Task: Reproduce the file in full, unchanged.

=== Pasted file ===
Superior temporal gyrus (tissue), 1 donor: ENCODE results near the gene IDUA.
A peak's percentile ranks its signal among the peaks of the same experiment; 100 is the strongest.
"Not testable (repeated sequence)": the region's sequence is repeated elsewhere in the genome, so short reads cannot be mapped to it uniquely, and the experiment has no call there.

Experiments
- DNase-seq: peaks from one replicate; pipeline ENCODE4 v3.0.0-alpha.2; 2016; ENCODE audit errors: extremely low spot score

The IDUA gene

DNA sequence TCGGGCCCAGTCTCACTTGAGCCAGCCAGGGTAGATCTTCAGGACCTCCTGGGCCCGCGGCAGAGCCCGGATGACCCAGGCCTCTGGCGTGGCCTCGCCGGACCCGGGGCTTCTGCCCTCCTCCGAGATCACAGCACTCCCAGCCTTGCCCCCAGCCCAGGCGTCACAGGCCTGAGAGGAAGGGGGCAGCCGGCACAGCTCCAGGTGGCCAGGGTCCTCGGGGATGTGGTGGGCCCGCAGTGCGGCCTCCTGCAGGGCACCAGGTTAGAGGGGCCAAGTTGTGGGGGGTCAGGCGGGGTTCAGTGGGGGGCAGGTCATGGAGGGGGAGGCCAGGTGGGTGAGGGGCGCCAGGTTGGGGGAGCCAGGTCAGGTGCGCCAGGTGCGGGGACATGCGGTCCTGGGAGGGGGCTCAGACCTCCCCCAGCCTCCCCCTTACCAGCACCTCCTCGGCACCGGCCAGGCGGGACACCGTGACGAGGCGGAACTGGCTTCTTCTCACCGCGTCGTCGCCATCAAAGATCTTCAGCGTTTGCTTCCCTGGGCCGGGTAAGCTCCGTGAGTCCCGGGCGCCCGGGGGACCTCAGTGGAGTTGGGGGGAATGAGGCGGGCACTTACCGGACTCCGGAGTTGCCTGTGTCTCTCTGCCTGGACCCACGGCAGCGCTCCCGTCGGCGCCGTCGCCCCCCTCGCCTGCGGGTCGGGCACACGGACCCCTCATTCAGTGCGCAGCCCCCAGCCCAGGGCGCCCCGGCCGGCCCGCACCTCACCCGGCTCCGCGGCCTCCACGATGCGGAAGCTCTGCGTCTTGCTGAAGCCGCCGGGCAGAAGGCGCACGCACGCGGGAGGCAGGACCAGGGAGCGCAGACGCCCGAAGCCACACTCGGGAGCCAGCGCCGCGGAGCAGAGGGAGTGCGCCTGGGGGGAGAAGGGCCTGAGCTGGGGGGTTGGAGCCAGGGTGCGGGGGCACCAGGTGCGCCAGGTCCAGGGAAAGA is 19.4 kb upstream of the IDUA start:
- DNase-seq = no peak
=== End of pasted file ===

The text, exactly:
Superior temporal gyrus (tissue), 1 donor: ENCODE results near the gene IDUA.
A peak's percentile ranks its signal among the peaks of the same experiment; 100 is the strongest.
"Not testable (repeated sequence)": the region's sequence is repeated elsewhere in the genome, so short reads cannot be mapped to it uniquely, and the experiment has no call there.

Experiments
- DNase-seq: peaks from one replicate; pipeline ENCODE4 v3.0.0-alpha.2; 2016; ENCODE audit errors: extremely low spot score

The IDUA gene

DNA sequence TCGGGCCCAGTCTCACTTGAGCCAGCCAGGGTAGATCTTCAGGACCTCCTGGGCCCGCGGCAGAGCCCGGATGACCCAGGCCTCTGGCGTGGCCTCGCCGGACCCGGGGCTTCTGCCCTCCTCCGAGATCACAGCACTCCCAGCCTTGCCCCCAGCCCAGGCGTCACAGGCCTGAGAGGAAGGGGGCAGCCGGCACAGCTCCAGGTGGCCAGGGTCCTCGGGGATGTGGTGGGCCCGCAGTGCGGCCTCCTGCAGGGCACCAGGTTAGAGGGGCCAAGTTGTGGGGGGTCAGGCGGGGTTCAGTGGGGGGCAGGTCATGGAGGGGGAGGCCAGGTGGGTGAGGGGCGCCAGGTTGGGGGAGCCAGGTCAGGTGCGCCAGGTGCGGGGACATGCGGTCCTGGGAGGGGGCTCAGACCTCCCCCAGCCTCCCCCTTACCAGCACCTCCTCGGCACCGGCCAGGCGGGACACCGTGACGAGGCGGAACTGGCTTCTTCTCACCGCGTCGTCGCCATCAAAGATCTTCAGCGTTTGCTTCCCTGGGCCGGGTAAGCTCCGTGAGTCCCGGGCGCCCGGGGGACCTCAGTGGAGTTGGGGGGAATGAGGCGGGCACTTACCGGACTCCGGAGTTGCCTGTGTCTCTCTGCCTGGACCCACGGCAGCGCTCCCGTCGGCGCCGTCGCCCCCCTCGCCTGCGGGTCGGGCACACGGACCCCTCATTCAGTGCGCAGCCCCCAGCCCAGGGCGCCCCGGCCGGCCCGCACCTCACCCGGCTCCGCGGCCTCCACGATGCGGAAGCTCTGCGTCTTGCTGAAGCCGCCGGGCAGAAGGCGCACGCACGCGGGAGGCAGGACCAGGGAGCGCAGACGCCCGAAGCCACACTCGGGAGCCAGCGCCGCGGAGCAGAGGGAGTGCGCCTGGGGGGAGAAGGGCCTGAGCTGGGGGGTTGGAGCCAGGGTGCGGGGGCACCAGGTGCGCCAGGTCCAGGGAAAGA is 19.4 kb upstream of the IDUA start:
- DNase-seq = no peak